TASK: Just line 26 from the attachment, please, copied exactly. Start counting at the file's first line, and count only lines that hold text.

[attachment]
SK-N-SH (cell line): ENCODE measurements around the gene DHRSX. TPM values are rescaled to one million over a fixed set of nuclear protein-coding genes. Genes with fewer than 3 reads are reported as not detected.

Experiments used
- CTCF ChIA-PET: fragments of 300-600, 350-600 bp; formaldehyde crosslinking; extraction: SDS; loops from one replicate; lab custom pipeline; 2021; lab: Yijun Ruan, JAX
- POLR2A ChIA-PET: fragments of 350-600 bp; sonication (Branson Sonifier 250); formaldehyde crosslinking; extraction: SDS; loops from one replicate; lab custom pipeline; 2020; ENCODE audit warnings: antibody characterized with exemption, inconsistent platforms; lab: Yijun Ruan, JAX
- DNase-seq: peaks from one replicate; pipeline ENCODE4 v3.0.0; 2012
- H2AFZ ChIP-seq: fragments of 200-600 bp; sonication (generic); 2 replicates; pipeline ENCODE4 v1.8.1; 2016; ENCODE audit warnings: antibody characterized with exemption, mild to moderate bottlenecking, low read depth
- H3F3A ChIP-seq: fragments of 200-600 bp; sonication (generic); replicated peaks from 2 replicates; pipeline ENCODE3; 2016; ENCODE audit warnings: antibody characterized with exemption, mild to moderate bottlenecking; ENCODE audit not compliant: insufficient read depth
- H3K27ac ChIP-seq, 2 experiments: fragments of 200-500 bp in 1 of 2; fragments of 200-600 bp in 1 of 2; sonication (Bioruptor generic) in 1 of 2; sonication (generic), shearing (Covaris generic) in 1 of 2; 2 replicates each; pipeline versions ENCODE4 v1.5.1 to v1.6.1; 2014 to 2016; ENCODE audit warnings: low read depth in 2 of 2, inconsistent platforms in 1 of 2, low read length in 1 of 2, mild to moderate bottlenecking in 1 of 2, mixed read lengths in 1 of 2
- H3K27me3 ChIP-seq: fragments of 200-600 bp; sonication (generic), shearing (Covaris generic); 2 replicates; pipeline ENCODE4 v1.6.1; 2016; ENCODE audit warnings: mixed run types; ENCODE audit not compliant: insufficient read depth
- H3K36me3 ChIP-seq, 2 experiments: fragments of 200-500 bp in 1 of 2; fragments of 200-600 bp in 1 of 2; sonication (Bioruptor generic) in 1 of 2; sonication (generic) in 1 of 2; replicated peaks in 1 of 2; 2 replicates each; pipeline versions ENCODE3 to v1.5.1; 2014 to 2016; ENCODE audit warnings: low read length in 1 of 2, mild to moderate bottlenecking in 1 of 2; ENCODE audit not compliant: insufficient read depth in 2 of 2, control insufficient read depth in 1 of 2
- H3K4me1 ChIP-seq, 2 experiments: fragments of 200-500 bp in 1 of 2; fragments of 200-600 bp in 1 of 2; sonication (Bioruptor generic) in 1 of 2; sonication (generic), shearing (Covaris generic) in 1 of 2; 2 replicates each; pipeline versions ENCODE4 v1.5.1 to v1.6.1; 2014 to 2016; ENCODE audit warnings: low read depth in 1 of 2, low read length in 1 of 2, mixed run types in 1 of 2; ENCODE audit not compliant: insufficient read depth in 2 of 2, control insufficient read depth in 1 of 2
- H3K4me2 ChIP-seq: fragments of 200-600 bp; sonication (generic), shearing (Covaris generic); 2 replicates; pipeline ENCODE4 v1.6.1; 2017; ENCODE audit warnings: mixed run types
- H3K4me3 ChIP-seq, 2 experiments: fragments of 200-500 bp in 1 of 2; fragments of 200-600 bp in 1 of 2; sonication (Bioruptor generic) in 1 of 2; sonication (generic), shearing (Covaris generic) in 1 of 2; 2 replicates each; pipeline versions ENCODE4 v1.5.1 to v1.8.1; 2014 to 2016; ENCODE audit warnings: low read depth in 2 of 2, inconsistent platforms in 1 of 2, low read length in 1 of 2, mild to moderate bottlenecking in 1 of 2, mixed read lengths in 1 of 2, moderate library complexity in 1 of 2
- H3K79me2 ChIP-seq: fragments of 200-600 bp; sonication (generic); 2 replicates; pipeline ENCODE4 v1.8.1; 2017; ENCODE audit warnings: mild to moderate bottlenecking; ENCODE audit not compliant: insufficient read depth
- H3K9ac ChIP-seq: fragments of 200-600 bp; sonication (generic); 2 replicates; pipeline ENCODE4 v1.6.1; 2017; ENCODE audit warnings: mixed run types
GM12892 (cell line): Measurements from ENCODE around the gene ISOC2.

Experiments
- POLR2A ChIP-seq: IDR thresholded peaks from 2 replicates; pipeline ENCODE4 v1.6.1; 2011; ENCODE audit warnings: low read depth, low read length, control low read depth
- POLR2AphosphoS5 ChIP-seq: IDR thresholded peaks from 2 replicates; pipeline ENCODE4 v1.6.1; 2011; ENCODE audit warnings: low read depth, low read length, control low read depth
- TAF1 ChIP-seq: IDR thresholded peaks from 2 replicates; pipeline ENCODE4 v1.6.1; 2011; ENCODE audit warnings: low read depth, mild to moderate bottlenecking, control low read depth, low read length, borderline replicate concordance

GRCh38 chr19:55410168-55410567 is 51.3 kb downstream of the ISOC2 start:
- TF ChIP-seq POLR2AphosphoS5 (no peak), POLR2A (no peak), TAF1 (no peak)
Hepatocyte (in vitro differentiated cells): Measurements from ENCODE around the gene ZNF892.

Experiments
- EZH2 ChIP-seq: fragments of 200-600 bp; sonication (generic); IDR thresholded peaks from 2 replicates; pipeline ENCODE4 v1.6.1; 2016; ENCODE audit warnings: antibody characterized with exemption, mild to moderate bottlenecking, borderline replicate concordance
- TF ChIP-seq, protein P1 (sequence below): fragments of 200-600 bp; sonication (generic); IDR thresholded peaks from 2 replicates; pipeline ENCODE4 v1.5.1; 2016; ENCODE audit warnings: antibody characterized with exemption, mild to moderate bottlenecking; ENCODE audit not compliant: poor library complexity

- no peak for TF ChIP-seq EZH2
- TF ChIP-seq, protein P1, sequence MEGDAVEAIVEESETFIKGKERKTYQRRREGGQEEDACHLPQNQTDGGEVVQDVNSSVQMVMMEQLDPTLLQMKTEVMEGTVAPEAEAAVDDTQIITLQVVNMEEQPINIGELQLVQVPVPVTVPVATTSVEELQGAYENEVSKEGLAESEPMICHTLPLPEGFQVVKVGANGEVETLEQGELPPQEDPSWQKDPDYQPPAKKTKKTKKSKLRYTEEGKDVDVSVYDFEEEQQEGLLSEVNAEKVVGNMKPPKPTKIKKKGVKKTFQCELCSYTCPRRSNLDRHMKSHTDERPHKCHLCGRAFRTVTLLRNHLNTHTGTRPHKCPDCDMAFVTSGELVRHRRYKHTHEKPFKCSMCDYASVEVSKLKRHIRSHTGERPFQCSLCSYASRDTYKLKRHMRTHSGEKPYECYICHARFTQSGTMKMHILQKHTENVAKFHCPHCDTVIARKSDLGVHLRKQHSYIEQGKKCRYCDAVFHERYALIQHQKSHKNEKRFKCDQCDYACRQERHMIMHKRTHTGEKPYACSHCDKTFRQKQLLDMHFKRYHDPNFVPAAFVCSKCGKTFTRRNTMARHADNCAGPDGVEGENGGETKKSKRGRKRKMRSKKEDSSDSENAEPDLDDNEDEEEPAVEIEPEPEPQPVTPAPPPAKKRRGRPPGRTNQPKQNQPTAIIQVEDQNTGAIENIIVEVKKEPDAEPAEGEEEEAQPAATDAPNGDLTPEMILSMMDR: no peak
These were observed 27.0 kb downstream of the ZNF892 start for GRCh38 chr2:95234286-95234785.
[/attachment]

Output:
- TF ChIP-seq, protein P1 (sequence below): fragments of 200-600 bp; sonication (generic); IDR thresholded peaks from 2 replicates; pipeline ENCODE4 v1.5.1; 2016; ENCODE audit warnings: antibody characterized with exemption, mild to moderate bottlenecking; ENCODE audit not compliant: poor library complexity